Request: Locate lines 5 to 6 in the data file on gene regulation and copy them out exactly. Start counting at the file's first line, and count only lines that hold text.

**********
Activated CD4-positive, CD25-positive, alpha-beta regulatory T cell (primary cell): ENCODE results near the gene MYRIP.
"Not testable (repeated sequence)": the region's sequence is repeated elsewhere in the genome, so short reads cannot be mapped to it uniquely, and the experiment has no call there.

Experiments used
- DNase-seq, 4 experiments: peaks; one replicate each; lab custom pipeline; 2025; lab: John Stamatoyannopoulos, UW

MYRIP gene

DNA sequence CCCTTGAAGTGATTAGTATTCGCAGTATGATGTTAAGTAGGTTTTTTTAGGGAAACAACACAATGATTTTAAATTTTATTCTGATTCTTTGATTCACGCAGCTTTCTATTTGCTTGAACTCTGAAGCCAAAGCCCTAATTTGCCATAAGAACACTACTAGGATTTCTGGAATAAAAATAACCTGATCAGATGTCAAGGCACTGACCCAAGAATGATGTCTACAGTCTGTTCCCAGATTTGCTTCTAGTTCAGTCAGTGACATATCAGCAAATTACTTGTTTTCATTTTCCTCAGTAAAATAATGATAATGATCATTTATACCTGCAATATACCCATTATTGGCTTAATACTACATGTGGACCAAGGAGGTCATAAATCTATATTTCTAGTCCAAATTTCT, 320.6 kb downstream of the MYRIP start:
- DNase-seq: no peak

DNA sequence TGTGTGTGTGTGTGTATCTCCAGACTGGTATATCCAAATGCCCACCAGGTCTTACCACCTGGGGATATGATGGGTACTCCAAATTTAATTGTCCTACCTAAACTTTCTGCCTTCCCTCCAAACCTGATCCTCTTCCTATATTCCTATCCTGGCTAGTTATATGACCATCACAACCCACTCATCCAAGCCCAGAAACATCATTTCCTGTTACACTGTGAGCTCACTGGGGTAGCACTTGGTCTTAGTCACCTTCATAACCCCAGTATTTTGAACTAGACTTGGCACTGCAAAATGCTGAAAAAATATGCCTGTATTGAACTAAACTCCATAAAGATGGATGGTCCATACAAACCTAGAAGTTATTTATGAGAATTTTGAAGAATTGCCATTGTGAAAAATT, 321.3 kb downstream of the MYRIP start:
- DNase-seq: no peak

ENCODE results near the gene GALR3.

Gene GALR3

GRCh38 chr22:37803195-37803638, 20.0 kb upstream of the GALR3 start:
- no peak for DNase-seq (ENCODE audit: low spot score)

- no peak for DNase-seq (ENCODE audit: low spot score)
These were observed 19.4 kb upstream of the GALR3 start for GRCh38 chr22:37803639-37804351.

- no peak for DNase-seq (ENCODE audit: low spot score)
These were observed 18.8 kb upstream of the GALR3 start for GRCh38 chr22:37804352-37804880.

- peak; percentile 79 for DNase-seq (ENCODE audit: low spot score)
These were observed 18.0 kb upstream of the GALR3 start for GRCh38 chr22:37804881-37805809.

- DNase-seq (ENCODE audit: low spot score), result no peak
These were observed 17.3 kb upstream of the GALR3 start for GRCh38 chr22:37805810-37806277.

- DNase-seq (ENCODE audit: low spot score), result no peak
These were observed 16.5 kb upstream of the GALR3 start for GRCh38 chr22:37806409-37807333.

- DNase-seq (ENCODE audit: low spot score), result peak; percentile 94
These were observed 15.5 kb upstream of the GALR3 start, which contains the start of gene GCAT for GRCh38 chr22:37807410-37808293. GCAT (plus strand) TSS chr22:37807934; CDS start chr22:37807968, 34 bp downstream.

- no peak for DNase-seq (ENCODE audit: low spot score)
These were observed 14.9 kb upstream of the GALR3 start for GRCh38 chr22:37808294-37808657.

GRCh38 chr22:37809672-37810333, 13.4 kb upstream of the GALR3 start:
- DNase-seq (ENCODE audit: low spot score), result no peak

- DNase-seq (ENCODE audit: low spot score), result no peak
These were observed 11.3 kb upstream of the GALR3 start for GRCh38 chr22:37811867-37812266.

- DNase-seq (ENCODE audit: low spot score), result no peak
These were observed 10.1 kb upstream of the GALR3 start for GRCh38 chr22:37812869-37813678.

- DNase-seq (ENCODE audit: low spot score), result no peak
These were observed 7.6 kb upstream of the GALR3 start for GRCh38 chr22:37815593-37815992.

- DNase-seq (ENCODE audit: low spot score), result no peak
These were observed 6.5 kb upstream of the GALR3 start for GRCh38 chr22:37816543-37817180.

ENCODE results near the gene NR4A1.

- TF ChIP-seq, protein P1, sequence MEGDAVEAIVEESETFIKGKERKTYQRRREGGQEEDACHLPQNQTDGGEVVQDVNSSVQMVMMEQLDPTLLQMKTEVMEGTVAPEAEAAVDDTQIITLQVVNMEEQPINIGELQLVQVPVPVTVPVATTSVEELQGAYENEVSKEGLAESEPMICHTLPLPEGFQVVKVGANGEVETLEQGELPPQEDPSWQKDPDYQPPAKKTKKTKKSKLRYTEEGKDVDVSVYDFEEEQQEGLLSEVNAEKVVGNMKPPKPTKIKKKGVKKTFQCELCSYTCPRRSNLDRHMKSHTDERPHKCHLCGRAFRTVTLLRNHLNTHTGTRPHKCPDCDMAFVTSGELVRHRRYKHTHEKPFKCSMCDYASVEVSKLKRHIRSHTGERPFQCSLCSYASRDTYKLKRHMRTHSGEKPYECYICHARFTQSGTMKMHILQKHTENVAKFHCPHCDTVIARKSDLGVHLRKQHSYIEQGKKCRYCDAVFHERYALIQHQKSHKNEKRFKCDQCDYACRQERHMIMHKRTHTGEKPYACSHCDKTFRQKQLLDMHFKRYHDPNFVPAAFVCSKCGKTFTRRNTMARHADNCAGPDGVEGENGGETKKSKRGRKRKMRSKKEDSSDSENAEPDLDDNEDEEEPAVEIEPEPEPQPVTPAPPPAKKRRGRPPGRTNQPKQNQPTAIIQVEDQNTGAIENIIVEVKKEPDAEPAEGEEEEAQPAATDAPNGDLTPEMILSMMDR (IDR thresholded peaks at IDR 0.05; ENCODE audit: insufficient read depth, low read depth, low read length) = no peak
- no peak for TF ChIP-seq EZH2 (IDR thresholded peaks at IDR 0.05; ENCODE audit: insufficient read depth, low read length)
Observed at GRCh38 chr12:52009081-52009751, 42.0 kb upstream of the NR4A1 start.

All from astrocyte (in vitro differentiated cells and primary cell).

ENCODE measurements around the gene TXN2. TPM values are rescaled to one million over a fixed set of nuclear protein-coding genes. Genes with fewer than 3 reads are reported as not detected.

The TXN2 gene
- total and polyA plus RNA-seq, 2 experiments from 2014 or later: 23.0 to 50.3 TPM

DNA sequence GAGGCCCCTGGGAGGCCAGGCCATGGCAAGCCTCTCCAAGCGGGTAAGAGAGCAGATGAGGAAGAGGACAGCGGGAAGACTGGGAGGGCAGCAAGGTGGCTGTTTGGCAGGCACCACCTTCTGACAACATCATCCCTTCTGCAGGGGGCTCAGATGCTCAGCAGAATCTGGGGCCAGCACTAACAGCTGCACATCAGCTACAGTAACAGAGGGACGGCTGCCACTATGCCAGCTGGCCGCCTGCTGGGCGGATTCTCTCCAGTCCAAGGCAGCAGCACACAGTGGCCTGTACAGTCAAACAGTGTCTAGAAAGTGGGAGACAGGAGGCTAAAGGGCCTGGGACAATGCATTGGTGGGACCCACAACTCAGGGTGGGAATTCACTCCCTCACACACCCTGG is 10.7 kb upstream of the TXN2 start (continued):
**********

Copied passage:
MYRIP gene

DNA sequence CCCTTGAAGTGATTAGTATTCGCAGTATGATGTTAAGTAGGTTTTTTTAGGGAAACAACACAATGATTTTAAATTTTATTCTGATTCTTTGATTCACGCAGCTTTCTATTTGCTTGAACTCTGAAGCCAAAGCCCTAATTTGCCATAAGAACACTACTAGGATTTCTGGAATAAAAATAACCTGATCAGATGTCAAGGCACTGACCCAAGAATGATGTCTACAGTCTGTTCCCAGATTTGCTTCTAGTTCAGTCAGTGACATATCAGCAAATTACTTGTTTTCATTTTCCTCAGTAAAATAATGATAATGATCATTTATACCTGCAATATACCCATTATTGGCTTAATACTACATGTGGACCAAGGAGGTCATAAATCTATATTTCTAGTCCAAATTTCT, 320.6 kb downstream of the MYRIP start: